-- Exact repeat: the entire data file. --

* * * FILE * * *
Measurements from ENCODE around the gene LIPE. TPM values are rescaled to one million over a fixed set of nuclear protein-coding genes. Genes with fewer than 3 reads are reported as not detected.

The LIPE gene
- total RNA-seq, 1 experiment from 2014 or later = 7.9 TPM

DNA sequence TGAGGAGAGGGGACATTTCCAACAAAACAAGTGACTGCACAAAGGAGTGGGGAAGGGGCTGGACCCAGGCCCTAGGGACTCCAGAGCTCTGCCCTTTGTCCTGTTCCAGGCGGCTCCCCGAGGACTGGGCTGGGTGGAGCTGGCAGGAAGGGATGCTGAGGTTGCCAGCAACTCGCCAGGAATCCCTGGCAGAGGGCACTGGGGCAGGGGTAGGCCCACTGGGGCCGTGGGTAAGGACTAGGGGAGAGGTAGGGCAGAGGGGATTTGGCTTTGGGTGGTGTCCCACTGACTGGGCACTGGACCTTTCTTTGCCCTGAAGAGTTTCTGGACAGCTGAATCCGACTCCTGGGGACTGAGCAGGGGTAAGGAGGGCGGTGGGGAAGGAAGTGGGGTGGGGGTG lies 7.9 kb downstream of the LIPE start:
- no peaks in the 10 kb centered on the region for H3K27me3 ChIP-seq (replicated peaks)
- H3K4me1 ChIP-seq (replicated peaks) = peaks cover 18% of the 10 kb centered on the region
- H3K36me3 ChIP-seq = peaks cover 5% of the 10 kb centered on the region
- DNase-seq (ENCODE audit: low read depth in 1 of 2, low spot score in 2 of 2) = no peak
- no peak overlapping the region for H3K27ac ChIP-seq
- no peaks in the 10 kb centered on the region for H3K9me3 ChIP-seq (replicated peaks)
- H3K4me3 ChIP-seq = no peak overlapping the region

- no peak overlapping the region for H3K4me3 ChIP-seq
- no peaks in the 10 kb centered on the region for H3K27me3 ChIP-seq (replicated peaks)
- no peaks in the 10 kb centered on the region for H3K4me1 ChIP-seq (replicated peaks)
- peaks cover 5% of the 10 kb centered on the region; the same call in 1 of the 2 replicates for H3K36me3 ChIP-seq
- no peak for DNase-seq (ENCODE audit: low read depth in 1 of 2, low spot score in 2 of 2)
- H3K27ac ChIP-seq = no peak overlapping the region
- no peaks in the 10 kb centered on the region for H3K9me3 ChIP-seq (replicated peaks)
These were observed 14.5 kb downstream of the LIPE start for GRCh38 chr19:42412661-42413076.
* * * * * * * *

Measurements from ENCODE around the gene LIPE. TPM values are rescaled to one million over a fixed set of nuclear protein-coding genes. Genes with fewer than 3 reads are reported as not detected.

The LIPE gene
- total RNA-seq, 1 experiment from 2014 or later = 7.9 TPM

DNA sequence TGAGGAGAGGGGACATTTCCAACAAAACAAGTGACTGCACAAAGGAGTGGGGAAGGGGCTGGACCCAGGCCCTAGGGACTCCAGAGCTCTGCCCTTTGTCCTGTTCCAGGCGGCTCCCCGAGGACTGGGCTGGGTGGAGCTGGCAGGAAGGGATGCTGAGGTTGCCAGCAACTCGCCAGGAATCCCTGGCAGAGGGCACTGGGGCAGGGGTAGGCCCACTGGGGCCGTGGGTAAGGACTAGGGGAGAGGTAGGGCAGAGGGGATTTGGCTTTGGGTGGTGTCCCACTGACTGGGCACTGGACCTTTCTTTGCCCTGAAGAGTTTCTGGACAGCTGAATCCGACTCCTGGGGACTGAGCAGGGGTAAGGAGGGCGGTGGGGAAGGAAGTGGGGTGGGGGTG lies 7.9 kb downstream of the LIPE start:
- no peaks in the 10 kb centered on the region for H3K27me3 ChIP-seq (replicated peaks)
- H3K4me1 ChIP-seq (replicated peaks) = peaks cover 18% of the 10 kb centered on the region
- H3K36me3 ChIP-seq = peaks cover 5% of the 10 kb centered on the region
- DNase-seq (ENCODE audit: low read depth in 1 of 2, low spot score in 2 of 2) = no peak
- no peak overlapping the region for H3K27ac ChIP-seq
- no peaks in the 10 kb centered on the region for H3K9me3 ChIP-seq (replicated peaks)
- H3K4me3 ChIP-seq = no peak overlapping the region

- no peak overlapping the region for H3K4me3 ChIP-seq
- no peaks in the 10 kb centered on the region for H3K27me3 ChIP-seq (replicated peaks)
- no peaks in the 10 kb centered on the region for H3K4me1 ChIP-seq (replicated peaks)
- peaks cover 5% of the 10 kb centered on the region; the same call in 1 of the 2 replicates for H3K36me3 ChIP-seq
- no peak for DNase-seq (ENCODE audit: low read depth in 1 of 2, low spot score in 2 of 2)
- H3K27ac ChIP-seq = no peak overlapping the region
- no peaks in the 10 kb centered on the region for H3K9me3 ChIP-seq (replicated peaks)
These were observed 14.5 kb downstream of the LIPE start for GRCh38 chr19:42412661-42413076.